Back to the hotel and time to get gussied up and head to the awards banquet.  The fellow who's the head of our producers group had had to head back home so I got to go up and accept the award for our group being #1 at NPC.  That was a lot of fun!!  We stayed out way too late.

Look how handsome my colleagues from the radio show look!

Tuesday morning we crawled out of bed in time to run downstairs and have breakfast.  Then, it was back to the room to change and go explore.  Connie had laboriously remapped our agenda so we could catch what we'd missed on Sunday.  Except that both of those sites were closed on Tuesdays.  Long faces here because Viscaya looked amazing.  But, that's all part of trying to explore when you're at a conference.  Until you get there you really don't know when you can cut out!

Once we'd explored Coconut Grove a bit we headed back to Scully's Tavern.  We found Scully's a couple of years ago thanks to Triple D.  That's when we did our Florida swing.  On our drive from West Palm Beach to Key Largo, we stopped at Scully's for dinner.  We've been talking about the escargot since then.  Scully takes mushroom caps and tucks an escargot inside each.  Then, he pours on garlic sauce.  And, tops everything with a slice of provolone.  Under the broiler it goes.  And here's what you wind up with:

I know, you tried to lick the screen, didn't you?  This time we ordered the smoked fish and a fish sandwich also.  The fish is mahi-mahi and is off the charts good.  The fish sandwich is mahi-mahi crusted with crushed potato chips.  It's very good too.  But, the best part of the fish sandwich was the tartar sauce.  Perfection.  Just the right blend of flavors.  YUM!

Time to head south to the Fruit and Spice Park.  I guess I knew how many foods there are that we just don't get here in the good old USA.  But, to see a whole park full of mostly fruit trees containing fruit that we don't ever see.  Now, that was amazing.  Our guide was a wealth of information.  We got to sample a couple of things and sniff some others.  Bay rum leaves.  Lemon bay.  Citronella.  Fascinating.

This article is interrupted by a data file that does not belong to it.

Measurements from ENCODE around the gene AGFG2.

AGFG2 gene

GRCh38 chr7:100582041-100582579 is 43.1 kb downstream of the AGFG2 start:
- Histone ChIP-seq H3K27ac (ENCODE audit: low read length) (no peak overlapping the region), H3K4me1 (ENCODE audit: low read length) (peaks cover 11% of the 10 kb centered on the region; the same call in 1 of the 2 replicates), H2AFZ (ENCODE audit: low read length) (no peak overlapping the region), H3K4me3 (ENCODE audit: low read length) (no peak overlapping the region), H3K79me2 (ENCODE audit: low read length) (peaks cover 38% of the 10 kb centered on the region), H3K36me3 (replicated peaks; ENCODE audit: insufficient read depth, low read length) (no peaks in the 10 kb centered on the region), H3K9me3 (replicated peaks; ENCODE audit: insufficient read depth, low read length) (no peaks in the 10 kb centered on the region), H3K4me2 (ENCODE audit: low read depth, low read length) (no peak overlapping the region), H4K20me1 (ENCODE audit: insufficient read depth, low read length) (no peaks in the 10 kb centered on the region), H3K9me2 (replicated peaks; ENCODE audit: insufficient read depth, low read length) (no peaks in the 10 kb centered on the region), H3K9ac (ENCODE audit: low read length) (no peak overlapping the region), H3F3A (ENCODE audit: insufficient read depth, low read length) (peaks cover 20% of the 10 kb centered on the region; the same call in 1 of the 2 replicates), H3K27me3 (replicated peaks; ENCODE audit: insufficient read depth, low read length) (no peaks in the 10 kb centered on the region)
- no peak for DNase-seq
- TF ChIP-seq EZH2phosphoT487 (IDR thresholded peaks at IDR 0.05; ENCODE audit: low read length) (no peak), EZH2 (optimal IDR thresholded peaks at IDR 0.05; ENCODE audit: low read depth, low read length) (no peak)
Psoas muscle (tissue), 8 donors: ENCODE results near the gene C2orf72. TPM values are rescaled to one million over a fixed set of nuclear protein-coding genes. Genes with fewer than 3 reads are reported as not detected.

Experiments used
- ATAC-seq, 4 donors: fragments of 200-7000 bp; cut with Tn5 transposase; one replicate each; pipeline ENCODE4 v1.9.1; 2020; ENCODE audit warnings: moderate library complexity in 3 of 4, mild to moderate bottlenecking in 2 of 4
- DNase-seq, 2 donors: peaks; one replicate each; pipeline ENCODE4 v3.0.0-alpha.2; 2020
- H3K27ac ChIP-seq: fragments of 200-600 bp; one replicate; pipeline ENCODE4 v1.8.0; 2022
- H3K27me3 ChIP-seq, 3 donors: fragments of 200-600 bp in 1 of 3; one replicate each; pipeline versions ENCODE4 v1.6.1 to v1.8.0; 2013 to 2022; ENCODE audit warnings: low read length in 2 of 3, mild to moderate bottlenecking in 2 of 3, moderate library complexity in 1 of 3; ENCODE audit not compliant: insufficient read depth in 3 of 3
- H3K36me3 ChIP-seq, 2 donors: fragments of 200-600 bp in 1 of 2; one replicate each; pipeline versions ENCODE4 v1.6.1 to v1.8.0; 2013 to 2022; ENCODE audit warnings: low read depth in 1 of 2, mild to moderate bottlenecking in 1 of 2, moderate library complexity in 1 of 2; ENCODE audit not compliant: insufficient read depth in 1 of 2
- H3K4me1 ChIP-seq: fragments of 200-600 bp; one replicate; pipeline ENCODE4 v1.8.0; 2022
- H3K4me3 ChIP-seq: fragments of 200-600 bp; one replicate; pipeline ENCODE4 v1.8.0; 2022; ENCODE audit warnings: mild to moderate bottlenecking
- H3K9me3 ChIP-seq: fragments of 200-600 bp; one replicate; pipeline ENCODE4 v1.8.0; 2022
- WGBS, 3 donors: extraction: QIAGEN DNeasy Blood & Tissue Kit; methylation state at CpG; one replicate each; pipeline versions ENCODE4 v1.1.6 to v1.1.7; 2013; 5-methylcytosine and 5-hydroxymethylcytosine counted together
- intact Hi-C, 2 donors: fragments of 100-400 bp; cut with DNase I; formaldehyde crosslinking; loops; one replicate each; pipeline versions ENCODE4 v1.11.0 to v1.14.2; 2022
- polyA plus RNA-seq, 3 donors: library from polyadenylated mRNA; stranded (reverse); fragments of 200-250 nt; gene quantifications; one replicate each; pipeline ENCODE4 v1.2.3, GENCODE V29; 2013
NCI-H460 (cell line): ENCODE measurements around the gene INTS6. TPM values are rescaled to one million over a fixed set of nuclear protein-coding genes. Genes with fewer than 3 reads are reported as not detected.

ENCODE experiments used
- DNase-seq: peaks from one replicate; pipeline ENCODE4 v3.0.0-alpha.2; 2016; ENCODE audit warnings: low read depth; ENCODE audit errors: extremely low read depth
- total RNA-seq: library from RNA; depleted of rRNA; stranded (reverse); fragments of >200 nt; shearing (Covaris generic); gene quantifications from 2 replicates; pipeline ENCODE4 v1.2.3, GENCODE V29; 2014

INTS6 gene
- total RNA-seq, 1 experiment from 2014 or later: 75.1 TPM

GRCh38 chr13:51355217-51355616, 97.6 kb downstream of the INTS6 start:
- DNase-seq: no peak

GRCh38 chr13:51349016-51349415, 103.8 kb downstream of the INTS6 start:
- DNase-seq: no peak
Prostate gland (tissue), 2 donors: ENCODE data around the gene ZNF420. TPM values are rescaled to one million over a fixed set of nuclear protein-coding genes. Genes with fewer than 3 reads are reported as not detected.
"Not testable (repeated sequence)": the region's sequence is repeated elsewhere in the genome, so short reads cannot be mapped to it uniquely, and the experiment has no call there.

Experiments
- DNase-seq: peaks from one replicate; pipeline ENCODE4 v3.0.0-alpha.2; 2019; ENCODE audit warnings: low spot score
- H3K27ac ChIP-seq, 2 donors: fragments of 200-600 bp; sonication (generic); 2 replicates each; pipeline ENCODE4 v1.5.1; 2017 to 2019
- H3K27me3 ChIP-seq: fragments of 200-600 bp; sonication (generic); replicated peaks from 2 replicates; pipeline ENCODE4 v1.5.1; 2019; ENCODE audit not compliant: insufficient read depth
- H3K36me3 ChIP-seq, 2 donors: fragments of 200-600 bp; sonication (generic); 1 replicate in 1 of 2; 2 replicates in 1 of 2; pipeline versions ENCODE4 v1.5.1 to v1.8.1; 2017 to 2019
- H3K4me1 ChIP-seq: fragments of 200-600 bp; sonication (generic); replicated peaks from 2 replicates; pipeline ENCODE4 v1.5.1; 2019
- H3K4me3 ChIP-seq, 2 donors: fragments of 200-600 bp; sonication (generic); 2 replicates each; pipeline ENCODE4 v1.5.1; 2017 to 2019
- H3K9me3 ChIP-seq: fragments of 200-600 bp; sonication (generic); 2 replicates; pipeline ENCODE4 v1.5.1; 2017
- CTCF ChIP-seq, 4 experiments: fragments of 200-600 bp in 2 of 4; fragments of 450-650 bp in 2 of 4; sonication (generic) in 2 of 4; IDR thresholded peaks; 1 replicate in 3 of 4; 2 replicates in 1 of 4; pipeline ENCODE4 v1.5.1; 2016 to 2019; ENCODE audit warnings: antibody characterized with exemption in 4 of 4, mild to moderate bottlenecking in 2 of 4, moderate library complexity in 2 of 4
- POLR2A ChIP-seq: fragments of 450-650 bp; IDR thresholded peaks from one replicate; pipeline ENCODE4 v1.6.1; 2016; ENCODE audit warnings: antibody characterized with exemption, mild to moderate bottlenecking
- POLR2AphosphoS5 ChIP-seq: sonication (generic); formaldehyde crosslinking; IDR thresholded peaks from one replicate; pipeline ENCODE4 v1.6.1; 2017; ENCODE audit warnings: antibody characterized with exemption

From there we headed to the Coral Castle.  We almost didn't go in because it was a bit expensive and looked pretty commercialized.  That would've been a big mistake.  Here's the story.  This Latvian guy named Ed was jilted by his fiance the day before their wedding.  He proceeded to build this castle out of coral.  Pretty much everything is made of coral.  TONS of coral.  Oh, and other than a little, teeny, tiny building in one corner it's all open air.  There are three reading chairs made of, yup you guessed it, coral. They're aligned so in the morning you sit in one and the sun is coming over your back.  Then, you move to the next during the midday and finally to another for the afternoon sun over your back.  Let me tell you, these chairs are comfortable.  Seriously.  A chair made of stone and it's comfortable.  

Then, there's a well with a rolling stone to cover the stairs down.  And, a couple of gates.  And, a barbecue.  If you're ever in the Miami area this is a must see.  I could go on for an hour about how incredible this place was.

Back to the hotel and dinner with some friends and a wholesaler and his wife.  We had a lovely dinner and great time!